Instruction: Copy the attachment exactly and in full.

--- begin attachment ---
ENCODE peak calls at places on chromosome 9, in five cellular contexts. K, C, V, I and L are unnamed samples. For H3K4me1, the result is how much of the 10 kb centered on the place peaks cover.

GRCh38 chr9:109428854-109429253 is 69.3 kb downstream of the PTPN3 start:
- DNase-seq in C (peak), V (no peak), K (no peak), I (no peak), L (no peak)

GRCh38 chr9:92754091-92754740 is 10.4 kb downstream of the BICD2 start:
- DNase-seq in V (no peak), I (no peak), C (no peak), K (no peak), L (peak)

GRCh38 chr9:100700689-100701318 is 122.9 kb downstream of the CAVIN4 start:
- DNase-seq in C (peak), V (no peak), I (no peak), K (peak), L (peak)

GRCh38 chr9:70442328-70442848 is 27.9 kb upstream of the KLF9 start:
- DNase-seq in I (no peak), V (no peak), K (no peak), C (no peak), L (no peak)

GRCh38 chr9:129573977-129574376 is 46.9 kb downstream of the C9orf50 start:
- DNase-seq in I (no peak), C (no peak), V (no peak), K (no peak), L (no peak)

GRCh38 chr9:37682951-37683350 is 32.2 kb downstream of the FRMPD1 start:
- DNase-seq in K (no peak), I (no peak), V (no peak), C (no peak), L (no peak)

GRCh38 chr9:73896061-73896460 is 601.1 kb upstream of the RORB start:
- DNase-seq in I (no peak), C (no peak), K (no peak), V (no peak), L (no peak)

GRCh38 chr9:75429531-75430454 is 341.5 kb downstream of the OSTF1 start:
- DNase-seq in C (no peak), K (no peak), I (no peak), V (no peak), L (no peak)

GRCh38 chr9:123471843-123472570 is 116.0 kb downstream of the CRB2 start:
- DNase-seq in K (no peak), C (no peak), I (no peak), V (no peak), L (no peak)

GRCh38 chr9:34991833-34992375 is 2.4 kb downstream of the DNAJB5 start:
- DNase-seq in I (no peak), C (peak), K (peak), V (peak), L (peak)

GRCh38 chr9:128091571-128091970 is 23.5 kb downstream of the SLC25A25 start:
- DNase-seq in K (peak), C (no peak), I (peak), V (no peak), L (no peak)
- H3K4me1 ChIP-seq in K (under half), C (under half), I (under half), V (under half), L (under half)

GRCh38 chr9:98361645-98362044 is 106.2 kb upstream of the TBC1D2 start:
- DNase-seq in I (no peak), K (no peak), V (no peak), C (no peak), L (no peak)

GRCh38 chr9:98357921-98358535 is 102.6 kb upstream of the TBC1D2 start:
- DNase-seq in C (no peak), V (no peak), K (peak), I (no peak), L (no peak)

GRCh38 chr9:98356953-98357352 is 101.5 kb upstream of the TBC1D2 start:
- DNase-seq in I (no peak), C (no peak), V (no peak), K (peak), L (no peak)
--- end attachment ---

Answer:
ENCODE peak calls at places on chromosome 9, in five cellular contexts. K, C, V, I and L are unnamed samples. For H3K4me1, the result is how much of the 10 kb centered on the place peaks cover.

GRCh38 chr9:109428854-109429253 is 69.3 kb downstream of the PTPN3 start:
- DNase-seq in C (peak), V (no peak), K (no peak), I (no peak), L (no peak)

GRCh38 chr9:92754091-92754740 is 10.4 kb downstream of the BICD2 start:
- DNase-seq in V (no peak), I (no peak), C (no peak), K (no peak), L (peak)

GRCh38 chr9:100700689-100701318 is 122.9 kb downstream of the CAVIN4 start:
- DNase-seq in C (peak), V (no peak), I (no peak), K (peak), L (peak)

GRCh38 chr9:70442328-70442848 is 27.9 kb upstream of the KLF9 start:
- DNase-seq in I (no peak), V (no peak), K (no peak), C (no peak), L (no peak)

GRCh38 chr9:129573977-129574376 is 46.9 kb downstream of the C9orf50 start:
- DNase-seq in I (no peak), C (no peak), V (no peak), K (no peak), L (no peak)

GRCh38 chr9:37682951-37683350 is 32.2 kb downstream of the FRMPD1 start:
- DNase-seq in K (no peak), I (no peak), V (no peak), C (no peak), L (no peak)

GRCh38 chr9:73896061-73896460 is 601.1 kb upstream of the RORB start:
- DNase-seq in I (no peak), C (no peak), K (no peak), V (no peak), L (no peak)

GRCh38 chr9:75429531-75430454 is 341.5 kb downstream of the OSTF1 start:
- DNase-seq in C (no peak), K (no peak), I (no peak), V (no peak), L (no peak)

GRCh38 chr9:123471843-123472570 is 116.0 kb downstream of the CRB2 start:
- DNase-seq in K (no peak), C (no peak), I (no peak), V (no peak), L (no peak)

GRCh38 chr9:34991833-34992375 is 2.4 kb downstream of the DNAJB5 start:
- DNase-seq in I (no peak), C (peak), K (peak), V (peak), L (peak)

GRCh38 chr9:128091571-128091970 is 23.5 kb downstream of the SLC25A25 start:
- DNase-seq in K (peak), C (no peak), I (peak), V (no peak), L (no peak)
- H3K4me1 ChIP-seq in K (under half), C (under half), I (under half), V (under half), L (under half)

GRCh38 chr9:98361645-98362044 is 106.2 kb upstream of the TBC1D2 start:
- DNase-seq in I (no peak), K (no peak), V (no peak), C (no peak), L (no peak)

GRCh38 chr9:98357921-98358535 is 102.6 kb upstream of the TBC1D2 start:
- DNase-seq in C (no peak), V (no peak), K (peak), I (no peak), L (no peak)

GRCh38 chr9:98356953-98357352 is 101.5 kb upstream of the TBC1D2 start:
- DNase-seq in I (no peak), C (no peak), V (no peak), K (peak), L (no peak)